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Have some sympathy for Carmelo Anthony and Jeremy Lin

They’re allowed to be upset that a league that once enabled them to be stars is now shunning them.

Two star-crossed players, Carmelo Anthony and Jeremy Lin, were back in the news last week for similar reasons. Melo went on ESPN’s First Take to candidly talk about his nightmarishly brief tenure with the Houston Rockets and his future, sparking renewed conversations about his failure to adjust to a new phase of his career. Lin, speaking to fans on an Asian tour while withering on the free agency vine, broke down about how tough it is to be on the fringe of the NBA and losing your grip.

Melo was one of the league’s biggest stars for a decade. Lin had a briefer reign as a headline-grabbing star, but has cultivated an enormously passionate and deep fandom. Both are learning how little the NBA cares about legacy and reputation in this era unless there are wins or profits to be wrung from them.

To be sure, there are many differences between the two players. Anthony was the No. 3 pick in one of the greatest drafts ever, almost beat LeBron James for Rookie of the Year in 2003-04, and became a 10-time all-star who led his team to the playoffs the first 10 seasons of his career. He’s the most decorated male player in USA Basketball history. He’s earned about $250 million in NBA salary. He will be in the Basketball Hall of Fame.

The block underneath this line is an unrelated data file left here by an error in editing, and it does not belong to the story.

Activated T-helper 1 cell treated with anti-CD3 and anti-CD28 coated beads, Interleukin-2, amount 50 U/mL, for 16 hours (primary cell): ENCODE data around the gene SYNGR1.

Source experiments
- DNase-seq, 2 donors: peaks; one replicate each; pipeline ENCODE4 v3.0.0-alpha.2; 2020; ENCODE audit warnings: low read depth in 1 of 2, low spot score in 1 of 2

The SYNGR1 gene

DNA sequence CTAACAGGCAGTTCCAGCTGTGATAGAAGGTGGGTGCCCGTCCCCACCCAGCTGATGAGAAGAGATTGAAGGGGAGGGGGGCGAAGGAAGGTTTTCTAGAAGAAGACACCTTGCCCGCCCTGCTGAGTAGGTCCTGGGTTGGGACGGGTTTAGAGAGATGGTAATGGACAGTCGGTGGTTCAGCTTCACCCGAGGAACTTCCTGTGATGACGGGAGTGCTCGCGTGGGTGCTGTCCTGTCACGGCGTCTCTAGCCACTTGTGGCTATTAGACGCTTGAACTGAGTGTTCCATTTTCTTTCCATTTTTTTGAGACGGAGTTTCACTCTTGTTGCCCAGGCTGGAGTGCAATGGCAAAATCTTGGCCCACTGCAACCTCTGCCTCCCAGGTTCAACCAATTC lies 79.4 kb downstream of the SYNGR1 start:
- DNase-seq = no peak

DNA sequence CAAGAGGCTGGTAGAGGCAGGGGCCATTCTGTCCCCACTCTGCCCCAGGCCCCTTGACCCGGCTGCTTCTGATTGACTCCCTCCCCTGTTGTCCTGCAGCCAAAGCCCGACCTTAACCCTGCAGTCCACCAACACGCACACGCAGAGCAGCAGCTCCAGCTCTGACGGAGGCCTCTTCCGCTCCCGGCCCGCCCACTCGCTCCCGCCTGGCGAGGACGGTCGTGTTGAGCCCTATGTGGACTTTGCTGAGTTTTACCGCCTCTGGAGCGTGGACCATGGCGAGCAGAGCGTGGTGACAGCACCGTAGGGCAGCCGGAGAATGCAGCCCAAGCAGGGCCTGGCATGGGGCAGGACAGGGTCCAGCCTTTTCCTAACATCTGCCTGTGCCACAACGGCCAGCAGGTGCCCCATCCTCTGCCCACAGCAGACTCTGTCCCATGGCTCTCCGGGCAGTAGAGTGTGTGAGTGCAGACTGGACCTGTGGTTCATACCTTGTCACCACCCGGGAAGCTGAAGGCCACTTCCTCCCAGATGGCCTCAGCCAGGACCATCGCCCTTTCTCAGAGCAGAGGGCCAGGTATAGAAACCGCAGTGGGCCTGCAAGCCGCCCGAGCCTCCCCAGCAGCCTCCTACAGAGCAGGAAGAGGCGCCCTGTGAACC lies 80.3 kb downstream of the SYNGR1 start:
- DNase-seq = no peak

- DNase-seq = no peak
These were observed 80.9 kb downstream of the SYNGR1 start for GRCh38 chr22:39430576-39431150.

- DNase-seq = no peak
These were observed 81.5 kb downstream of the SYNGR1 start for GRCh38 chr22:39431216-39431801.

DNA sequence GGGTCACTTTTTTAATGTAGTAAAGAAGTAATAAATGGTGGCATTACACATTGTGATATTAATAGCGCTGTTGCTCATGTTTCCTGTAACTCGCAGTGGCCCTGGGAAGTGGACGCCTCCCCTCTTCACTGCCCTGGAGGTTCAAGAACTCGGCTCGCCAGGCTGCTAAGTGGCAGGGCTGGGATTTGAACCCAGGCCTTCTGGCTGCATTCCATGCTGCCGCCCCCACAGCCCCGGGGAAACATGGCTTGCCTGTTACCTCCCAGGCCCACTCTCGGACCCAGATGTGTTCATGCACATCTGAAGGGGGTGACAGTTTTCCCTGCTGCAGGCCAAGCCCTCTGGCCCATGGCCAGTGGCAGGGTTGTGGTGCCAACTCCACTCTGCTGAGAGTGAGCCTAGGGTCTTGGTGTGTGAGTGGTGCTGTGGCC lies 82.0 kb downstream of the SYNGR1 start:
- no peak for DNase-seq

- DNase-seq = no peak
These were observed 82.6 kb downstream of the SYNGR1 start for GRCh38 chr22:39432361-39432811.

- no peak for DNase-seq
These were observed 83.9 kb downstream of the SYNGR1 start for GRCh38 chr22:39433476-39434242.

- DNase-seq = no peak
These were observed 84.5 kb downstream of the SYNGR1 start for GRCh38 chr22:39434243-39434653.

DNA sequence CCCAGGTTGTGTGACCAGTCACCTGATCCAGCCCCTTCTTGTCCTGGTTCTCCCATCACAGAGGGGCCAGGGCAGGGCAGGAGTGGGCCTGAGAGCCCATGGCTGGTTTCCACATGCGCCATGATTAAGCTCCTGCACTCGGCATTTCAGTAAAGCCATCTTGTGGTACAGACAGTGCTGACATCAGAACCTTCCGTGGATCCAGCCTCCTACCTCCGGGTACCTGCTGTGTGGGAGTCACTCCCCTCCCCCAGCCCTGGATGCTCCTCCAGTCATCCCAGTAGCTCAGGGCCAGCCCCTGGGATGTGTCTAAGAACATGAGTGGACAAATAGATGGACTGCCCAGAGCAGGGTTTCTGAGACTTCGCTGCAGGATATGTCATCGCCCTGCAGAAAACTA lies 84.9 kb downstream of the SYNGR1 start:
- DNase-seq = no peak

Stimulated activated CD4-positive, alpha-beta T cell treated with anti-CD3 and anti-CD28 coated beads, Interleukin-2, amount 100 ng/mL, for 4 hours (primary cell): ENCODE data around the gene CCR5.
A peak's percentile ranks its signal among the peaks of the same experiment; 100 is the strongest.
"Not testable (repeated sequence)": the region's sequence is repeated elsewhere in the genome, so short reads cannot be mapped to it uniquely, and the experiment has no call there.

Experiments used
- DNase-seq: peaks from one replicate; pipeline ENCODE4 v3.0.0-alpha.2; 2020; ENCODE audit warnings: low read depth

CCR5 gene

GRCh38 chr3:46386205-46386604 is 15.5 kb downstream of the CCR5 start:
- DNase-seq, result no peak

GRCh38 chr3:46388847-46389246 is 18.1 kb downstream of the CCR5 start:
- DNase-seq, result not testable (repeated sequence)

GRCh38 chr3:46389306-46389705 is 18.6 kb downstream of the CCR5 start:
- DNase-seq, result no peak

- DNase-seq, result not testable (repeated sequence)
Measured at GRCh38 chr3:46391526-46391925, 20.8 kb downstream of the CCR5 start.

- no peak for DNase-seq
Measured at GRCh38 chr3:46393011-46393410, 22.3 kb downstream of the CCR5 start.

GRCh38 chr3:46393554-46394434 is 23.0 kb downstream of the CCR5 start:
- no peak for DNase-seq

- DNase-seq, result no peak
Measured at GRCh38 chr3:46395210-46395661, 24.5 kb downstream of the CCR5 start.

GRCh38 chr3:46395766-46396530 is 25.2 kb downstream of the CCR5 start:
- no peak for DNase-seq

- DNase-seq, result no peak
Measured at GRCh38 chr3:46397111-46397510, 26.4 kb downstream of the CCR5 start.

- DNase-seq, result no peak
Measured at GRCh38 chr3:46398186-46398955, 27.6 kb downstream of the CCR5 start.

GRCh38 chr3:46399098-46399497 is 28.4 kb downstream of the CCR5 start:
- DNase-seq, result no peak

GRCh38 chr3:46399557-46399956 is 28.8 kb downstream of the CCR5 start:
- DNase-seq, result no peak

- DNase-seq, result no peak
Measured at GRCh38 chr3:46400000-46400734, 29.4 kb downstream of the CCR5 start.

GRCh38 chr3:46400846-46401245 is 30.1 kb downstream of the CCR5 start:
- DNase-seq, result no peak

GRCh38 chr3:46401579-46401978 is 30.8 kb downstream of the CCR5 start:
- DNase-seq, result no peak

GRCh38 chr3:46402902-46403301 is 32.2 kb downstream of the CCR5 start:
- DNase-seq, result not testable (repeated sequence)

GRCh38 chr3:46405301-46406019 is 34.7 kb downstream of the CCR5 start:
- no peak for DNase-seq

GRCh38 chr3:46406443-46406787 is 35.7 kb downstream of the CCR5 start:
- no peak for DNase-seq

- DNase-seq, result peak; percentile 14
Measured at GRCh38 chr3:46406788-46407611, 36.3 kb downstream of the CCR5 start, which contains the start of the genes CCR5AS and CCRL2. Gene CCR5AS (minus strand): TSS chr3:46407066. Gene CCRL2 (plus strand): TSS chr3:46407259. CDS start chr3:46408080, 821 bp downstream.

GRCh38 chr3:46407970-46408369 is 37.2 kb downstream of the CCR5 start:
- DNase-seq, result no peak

Lin went undrafted out of Harvard, became the first Taiwanese-American player in the league, spent his rookie season scrounging for minutes behind Monta Ellis and Stephen Curry, and then exploded into the public consciousness the next season for the injury-ravaged Knicks with Melo sidelined.

And that’s when things began to unravel for both players.

Things went sideways fast for Melo after an illustrious and beguiling first decade in the league. The Knicks fell apart thanks to a combination of managerial malpractice and Melo’s untimely knee injuries in 2015. Phil Jackson swooped in to ruin the day along the way, leading to a fairly ugly and wholly unnecessary breakup in 2017.

That divorce landed Melo’s considerable contract on the books of the all-or-nothing Thunder in Paul George’s first season in OKC. Melo did not really work as a third (or in his telling on First Take, fourth) option, but his acquisition may have played a role in Russell Westbrook electing to sign an extension shortly after his arrival.